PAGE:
[Matroska-devel] ebml viewer with a small analysis capabilities
jcsston at jory.info
Thu Jul 3 01:15:34 CEST 2008
Impressive research :)
Thank you for sharing
Oleg Estekhin wrote:
> Hi everybody.
> As a part of research of different ways to store binary data i created the EBML viewer-analyser application, written in Java.
> Initially i just wanted to check how much more space the real-world data will take if the storage format supports only signed integers compared to the format with both signed and unsigned integers.
> It turned out that the EBML in general and Matroska in particular is the only format that has both of the following properties:
> 1) the format has signed and unsigned integers;
> 2) i have a big collection of data in that format (mkv video in this case).
> In the end instead of writing simple analyser i wrote a program which can view the contents of the EBML files and calculate some statistics on the number of used elements and so on.
> The source code and executable Java jar file is available from http://code.google.com/p/ebml-viewer/.
> To start the program double-click the ebml-viewer-1.0.jar inside the unpacked /lib of ebml-viewer-1.0-bin.zip.
> The manual is absent, so just a couple of comments on available menu commands:
> 1) "open file" will both parse the file and open a tree with the file contents.
> 2) "parse file" will only parse the file for the sake of collecting statistics.
> 3) "edit/element list" allows to configure whether the content of some container element should be displayed in the tree view. Regardless of these settings all containers will be parsed, so this is just the filter for a file structure tree.
> Creating the complete tree view of a 250mb file requires 20 to 30 mb of memory, which leads to the fact that the viewer can display only a limited number of files before throwing OutOfMemoryError. Deselecting Cluster (0x1f43b675), Cues (0x1c53bb6b) and SeekHead (0x113d9b74) greatly diminishes the amount of memory required to display the file structure if you are not interested in the contents of these containers.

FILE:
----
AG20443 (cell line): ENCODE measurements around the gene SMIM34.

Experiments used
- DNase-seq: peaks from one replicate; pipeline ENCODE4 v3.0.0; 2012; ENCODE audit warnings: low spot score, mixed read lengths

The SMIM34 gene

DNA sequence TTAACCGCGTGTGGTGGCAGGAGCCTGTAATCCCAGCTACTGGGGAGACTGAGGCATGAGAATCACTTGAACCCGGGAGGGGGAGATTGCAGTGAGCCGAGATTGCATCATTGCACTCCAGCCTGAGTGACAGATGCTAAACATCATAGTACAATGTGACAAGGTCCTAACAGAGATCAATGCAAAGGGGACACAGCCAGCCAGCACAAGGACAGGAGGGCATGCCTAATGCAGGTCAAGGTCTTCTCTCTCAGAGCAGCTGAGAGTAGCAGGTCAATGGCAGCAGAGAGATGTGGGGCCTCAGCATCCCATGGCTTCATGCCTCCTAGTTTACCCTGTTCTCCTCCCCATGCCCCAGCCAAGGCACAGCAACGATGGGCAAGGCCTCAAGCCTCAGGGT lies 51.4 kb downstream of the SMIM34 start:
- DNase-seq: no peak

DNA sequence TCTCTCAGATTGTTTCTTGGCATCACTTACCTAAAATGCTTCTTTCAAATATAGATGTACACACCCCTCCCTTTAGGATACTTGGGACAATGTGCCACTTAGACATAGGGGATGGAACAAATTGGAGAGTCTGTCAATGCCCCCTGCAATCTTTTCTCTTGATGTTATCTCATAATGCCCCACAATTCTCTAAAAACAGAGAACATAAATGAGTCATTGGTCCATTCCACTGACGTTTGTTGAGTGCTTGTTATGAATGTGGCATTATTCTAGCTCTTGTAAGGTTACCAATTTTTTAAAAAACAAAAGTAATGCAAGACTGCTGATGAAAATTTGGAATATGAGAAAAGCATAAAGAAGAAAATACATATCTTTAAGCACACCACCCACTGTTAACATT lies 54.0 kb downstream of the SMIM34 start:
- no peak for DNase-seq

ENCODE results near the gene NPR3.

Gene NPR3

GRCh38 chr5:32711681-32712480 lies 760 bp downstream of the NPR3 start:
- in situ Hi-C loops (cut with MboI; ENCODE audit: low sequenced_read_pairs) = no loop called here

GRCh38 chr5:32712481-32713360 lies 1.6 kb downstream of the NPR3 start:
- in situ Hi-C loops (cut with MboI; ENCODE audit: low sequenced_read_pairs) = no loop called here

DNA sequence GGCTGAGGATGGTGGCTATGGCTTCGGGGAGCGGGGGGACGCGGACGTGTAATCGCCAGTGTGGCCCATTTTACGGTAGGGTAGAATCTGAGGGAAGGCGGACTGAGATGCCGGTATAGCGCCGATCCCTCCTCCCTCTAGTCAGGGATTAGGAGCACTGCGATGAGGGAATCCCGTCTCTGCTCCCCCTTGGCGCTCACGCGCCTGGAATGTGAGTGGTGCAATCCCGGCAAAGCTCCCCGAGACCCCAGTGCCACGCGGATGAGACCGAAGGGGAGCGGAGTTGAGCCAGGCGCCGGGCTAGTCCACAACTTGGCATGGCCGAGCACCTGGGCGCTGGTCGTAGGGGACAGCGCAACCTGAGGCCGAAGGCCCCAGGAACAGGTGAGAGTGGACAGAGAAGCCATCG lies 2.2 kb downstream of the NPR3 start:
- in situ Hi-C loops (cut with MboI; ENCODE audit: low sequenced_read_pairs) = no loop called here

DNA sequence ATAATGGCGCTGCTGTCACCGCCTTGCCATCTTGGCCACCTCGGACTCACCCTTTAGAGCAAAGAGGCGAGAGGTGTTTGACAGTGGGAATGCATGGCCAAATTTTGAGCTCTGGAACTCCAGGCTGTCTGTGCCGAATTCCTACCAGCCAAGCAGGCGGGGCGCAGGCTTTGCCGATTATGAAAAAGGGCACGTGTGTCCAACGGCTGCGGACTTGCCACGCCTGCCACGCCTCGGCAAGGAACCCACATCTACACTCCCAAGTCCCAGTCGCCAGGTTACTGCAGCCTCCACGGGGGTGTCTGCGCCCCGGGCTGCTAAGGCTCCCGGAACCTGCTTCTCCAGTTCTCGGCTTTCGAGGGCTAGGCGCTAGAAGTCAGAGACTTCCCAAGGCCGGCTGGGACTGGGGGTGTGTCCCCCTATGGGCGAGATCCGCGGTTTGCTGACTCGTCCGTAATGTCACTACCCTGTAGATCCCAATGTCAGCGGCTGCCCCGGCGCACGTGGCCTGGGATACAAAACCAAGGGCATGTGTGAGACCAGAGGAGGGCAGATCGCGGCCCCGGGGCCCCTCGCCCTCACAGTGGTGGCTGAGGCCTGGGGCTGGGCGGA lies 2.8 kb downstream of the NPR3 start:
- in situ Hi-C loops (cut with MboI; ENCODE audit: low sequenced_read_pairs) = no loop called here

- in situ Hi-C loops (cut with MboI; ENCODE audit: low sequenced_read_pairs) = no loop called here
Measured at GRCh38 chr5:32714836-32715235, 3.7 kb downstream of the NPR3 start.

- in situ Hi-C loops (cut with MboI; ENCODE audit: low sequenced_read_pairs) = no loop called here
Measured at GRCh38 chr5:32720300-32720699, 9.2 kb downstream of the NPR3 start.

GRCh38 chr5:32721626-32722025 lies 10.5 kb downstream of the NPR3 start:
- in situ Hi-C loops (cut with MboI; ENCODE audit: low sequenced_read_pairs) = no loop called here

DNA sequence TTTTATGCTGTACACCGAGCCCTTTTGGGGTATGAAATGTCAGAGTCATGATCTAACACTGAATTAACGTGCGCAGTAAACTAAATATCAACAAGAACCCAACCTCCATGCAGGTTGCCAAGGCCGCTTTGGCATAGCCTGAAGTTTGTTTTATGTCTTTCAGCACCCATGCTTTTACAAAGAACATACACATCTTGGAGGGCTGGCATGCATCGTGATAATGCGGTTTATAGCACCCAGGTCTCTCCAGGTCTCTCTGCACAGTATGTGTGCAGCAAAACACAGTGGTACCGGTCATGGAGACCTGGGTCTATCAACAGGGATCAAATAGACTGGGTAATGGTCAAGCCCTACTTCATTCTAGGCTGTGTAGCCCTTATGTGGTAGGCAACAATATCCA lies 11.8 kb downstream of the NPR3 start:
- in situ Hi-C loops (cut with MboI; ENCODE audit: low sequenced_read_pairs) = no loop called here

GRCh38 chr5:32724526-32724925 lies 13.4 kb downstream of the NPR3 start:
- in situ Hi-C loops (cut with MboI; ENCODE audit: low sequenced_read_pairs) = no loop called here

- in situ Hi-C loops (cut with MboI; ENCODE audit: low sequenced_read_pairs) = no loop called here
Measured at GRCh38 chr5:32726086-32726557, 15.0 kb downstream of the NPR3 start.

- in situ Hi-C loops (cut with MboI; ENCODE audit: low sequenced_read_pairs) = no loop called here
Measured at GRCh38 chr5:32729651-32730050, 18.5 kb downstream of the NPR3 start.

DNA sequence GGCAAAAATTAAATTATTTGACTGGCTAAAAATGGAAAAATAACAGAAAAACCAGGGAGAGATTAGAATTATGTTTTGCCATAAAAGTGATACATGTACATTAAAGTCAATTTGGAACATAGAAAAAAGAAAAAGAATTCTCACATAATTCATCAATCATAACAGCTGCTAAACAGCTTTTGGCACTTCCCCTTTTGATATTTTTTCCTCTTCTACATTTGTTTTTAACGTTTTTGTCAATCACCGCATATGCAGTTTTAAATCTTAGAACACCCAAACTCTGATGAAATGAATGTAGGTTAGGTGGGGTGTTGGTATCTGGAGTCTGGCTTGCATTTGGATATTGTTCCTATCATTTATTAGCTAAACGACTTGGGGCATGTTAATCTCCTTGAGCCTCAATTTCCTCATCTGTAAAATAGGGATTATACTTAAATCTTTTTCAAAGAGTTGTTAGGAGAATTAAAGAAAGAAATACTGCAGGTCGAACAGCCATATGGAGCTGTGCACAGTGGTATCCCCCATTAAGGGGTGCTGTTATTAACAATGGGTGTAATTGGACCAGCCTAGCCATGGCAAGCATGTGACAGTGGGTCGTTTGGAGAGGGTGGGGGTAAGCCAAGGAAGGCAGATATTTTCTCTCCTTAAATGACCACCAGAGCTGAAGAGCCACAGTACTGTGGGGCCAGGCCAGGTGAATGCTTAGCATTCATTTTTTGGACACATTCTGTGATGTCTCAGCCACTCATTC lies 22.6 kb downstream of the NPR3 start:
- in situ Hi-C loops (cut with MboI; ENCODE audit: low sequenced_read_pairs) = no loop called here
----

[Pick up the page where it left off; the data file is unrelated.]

> 4) "view/file list" shows the list of processed files
> 5) "analyse/type statistics" shows the statistics for EBML data types.
> 6) "analyse/element statistics" shows the statistics for EBML elements that were present at least once in some file.
> 7) "analyse/inspections" shows a limited number of inspections.
> "Inefficient encoding" is when the value can be encoded with a smaller number of bytes.
> "Signed integer encoding" is what happens if the value is encoded as a signed integer.
> Below is a summary of one of my experiments:
> The input is 338 MKV files with a total size of about 85 Gb.
> The type statistics sorted by the number of instances:
> CONTAINER: 17261279 (24 different elements)
> BINARY: 16757498 (7 different elements)
> SIGNED_INTEGER: 12605228 (only 1 element of the signed integer type, ReferenceBlock to be exact)
> UNSIGNED_INTEGER: 1605713 (37 different elements)
> ASCII_STRING: 5521 (6 different elements)
> UTF_8_STRING: 4607 (8 different elements)
> FLOAT: 1965 (4 different elements)
> DATE: 338 (1 element of the Date type)
> and 31 instances of unknown elements (2 different unknown identifiers). It seems that http://www.matroska.org/technical/specs/index.html does not fully reflect the latest ebml/matroska versions.
> The type statistics table is rather big, with BlockGroup and Block elements at the top with about 16 millions of instances each.
> The inspections:
> 1) 339 instances of the inefficient element size encodings (most of the cases are encoding of the Cluster size, which is almost always 8 bytes long). Approximately 1 Kb can be saved, which is 0,0000013% of the total size of the processed files.
> 2) 106 instances of inefficient signed integer encoding and 7321 instance of inefficient unsigned integer encoding. Most of the cases are encoding of the zero value as a one byte, which, at least according to EBML RFC, can be encoded as zero bytes. Approximately 7 Kb can be saved, which is 0,0000082% of the total size of the processed files.
> 3) there are 109738 instances of unsigned integers which will take more space if encoded as a signed integer. For example, 0x80..0xFF will take 1 byte as unsigned and 2 bytes as a signed. If all these values will be encoded as a signed integers, then the total size of processed files will increase by 109738 bytes, which is 0,00012% of the total size of the processed files.
> 4) all encountered string values can be encoded in the UTF-8 without any changes in the file size. Leaving only one kind of strings (Unicode) in the specification will not affect the files i used for this experiment.
> 5) the Date type is a small waste of file size and a big waste of specification, as there is only one element of that type in the specification and there is at most one instance of that element in each processed file. Encoding all date elements as signed seconds could save 4 bytes per file and removing the Date type from the specification could simplify the specification a little.
> The main result is the fact, that the size of this particular set of files will grow only 0,00012% if all unsigned integers will be encoded as a signed integers. Not that it matters for the current versions of EBML and Matroska, but it could be taken into account when developing new versions or completely new data encoding formats not related to Matroska (which is one of the goals of the original research that led me to study ebml and write that program).
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